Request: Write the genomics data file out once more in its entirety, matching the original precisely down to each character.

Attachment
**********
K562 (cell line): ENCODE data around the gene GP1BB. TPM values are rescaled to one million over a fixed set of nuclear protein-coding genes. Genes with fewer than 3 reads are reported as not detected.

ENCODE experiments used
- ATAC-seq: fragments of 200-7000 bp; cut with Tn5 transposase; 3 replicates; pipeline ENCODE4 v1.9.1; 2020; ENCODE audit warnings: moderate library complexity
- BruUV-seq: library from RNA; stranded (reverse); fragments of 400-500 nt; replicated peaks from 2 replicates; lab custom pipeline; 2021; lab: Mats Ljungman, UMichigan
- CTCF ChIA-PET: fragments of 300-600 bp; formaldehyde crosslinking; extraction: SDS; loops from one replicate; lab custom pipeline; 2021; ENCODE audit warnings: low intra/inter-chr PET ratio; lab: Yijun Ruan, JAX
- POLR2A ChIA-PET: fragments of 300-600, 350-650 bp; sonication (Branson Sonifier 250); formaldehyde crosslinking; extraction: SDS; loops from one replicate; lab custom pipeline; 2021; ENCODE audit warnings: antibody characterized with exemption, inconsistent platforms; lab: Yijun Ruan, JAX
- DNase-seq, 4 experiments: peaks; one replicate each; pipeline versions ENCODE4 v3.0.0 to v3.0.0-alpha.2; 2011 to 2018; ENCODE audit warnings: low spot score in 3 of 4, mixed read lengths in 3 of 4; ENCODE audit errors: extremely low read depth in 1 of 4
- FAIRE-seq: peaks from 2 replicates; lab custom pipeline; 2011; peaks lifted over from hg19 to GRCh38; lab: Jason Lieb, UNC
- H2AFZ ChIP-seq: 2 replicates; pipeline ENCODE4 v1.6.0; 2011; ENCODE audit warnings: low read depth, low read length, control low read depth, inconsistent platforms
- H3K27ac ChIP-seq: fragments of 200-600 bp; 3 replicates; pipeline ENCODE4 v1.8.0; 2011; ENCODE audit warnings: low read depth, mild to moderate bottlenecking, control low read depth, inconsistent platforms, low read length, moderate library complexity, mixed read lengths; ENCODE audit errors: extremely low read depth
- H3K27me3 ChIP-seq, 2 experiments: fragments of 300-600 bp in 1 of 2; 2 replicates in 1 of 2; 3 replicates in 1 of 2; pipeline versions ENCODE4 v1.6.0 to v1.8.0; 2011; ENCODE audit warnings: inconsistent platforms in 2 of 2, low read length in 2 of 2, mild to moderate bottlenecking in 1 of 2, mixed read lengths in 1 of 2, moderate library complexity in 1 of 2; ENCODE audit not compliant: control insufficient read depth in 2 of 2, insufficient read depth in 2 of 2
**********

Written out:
K562 (cell line): ENCODE data around the gene GP1BB. TPM values are rescaled to one million over a fixed set of nuclear protein-coding genes. Genes with fewer than 3 reads are reported as not detected.

ENCODE experiments used
- ATAC-seq: fragments of 200-7000 bp; cut with Tn5 transposase; 3 replicates; pipeline ENCODE4 v1.9.1; 2020; ENCODE audit warnings: moderate library complexity
- BruUV-seq: library from RNA; stranded (reverse); fragments of 400-500 nt; replicated peaks from 2 replicates; lab custom pipeline; 2021; lab: Mats Ljungman, UMichigan
- CTCF ChIA-PET: fragments of 300-600 bp; formaldehyde crosslinking; extraction: SDS; loops from one replicate; lab custom pipeline; 2021; ENCODE audit warnings: low intra/inter-chr PET ratio; lab: Yijun Ruan, JAX
- POLR2A ChIA-PET: fragments of 300-600, 350-650 bp; sonication (Branson Sonifier 250); formaldehyde crosslinking; extraction: SDS; loops from one replicate; lab custom pipeline; 2021; ENCODE audit warnings: antibody characterized with exemption, inconsistent platforms; lab: Yijun Ruan, JAX
- DNase-seq, 4 experiments: peaks; one replicate each; pipeline versions ENCODE4 v3.0.0 to v3.0.0-alpha.2; 2011 to 2018; ENCODE audit warnings: low spot score in 3 of 4, mixed read lengths in 3 of 4; ENCODE audit errors: extremely low read depth in 1 of 4
- FAIRE-seq: peaks from 2 replicates; lab custom pipeline; 2011; peaks lifted over from hg19 to GRCh38; lab: Jason Lieb, UNC
- H2AFZ ChIP-seq: 2 replicates; pipeline ENCODE4 v1.6.0; 2011; ENCODE audit warnings: low read depth, low read length, control low read depth, inconsistent platforms
- H3K27ac ChIP-seq: fragments of 200-600 bp; 3 replicates; pipeline ENCODE4 v1.8.0; 2011; ENCODE audit warnings: low read depth, mild to moderate bottlenecking, control low read depth, inconsistent platforms, low read length, moderate library complexity, mixed read lengths; ENCODE audit errors: extremely low read depth
- H3K27me3 ChIP-seq, 2 experiments: fragments of 300-600 bp in 1 of 2; 2 replicates in 1 of 2; 3 replicates in 1 of 2; pipeline versions ENCODE4 v1.6.0 to v1.8.0; 2011; ENCODE audit warnings: inconsistent platforms in 2 of 2, low read length in 2 of 2, mild to moderate bottlenecking in 1 of 2, mixed read lengths in 1 of 2, moderate library complexity in 1 of 2; ENCODE audit not compliant: control insufficient read depth in 2 of 2, insufficient read depth in 2 of 2